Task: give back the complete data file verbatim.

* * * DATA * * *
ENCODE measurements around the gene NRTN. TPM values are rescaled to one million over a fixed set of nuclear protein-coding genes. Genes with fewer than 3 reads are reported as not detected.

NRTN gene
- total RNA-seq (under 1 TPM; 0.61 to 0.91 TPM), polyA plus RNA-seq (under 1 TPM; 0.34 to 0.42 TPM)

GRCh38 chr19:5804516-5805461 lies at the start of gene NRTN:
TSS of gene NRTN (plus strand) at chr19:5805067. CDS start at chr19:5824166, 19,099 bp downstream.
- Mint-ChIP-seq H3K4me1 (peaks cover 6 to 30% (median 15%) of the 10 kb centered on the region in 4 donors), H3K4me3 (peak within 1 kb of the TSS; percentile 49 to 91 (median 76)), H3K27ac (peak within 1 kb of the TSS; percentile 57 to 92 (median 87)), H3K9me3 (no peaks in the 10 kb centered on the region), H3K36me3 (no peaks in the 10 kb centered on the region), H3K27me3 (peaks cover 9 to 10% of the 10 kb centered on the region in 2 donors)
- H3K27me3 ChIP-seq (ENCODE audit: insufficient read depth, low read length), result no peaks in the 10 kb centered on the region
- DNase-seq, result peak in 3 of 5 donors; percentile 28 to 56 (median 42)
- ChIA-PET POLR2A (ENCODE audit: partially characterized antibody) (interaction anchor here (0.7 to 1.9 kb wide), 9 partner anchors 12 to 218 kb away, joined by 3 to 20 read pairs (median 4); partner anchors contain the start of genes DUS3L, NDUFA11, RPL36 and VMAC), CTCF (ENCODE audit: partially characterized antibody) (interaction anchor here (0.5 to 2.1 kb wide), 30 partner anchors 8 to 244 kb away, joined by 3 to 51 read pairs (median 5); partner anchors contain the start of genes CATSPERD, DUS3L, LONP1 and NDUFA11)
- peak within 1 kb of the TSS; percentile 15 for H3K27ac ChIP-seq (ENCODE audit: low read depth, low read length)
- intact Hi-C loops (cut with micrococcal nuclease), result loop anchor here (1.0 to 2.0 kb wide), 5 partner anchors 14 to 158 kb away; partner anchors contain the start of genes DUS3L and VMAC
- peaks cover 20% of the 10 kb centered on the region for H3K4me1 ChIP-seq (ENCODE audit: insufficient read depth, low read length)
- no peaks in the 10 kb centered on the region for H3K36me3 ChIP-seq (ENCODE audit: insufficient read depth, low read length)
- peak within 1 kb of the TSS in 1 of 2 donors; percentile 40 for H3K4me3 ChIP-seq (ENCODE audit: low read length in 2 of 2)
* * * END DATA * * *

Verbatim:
ENCODE measurements around the gene NRTN. TPM values are rescaled to one million over a fixed set of nuclear protein-coding genes. Genes with fewer than 3 reads are reported as not detected.

NRTN gene
- total RNA-seq (under 1 TPM; 0.61 to 0.91 TPM), polyA plus RNA-seq (under 1 TPM; 0.34 to 0.42 TPM)

GRCh38 chr19:5804516-5805461 lies at the start of gene NRTN:
TSS of gene NRTN (plus strand) at chr19:5805067. CDS start at chr19:5824166, 19,099 bp downstream.
- Mint-ChIP-seq H3K4me1 (peaks cover 6 to 30% (median 15%) of the 10 kb centered on the region in 4 donors), H3K4me3 (peak within 1 kb of the TSS; percentile 49 to 91 (median 76)), H3K27ac (peak within 1 kb of the TSS; percentile 57 to 92 (median 87)), H3K9me3 (no peaks in the 10 kb centered on the region), H3K36me3 (no peaks in the 10 kb centered on the region), H3K27me3 (peaks cover 9 to 10% of the 10 kb centered on the region in 2 donors)
- H3K27me3 ChIP-seq (ENCODE audit: insufficient read depth, low read length), result no peaks in the 10 kb centered on the region
- DNase-seq, result peak in 3 of 5 donors; percentile 28 to 56 (median 42)
- ChIA-PET POLR2A (ENCODE audit: partially characterized antibody) (interaction anchor here (0.7 to 1.9 kb wide), 9 partner anchors 12 to 218 kb away, joined by 3 to 20 read pairs (median 4); partner anchors contain the start of genes DUS3L, NDUFA11, RPL36 and VMAC), CTCF (ENCODE audit: partially characterized antibody) (interaction anchor here (0.5 to 2.1 kb wide), 30 partner anchors 8 to 244 kb away, joined by 3 to 51 read pairs (median 5); partner anchors contain the start of genes CATSPERD, DUS3L, LONP1 and NDUFA11)
- peak within 1 kb of the TSS; percentile 15 for H3K27ac ChIP-seq (ENCODE audit: low read depth, low read length)
- intact Hi-C loops (cut with micrococcal nuclease), result loop anchor here (1.0 to 2.0 kb wide), 5 partner anchors 14 to 158 kb away; partner anchors contain the start of genes DUS3L and VMAC
- peaks cover 20% of the 10 kb centered on the region for H3K4me1 ChIP-seq (ENCODE audit: insufficient read depth, low read length)
- no peaks in the 10 kb centered on the region for H3K36me3 ChIP-seq (ENCODE audit: insufficient read depth, low read length)
- peak within 1 kb of the TSS in 1 of 2 donors; percentile 40 for H3K4me3 ChIP-seq (ENCODE audit: low read length in 2 of 2)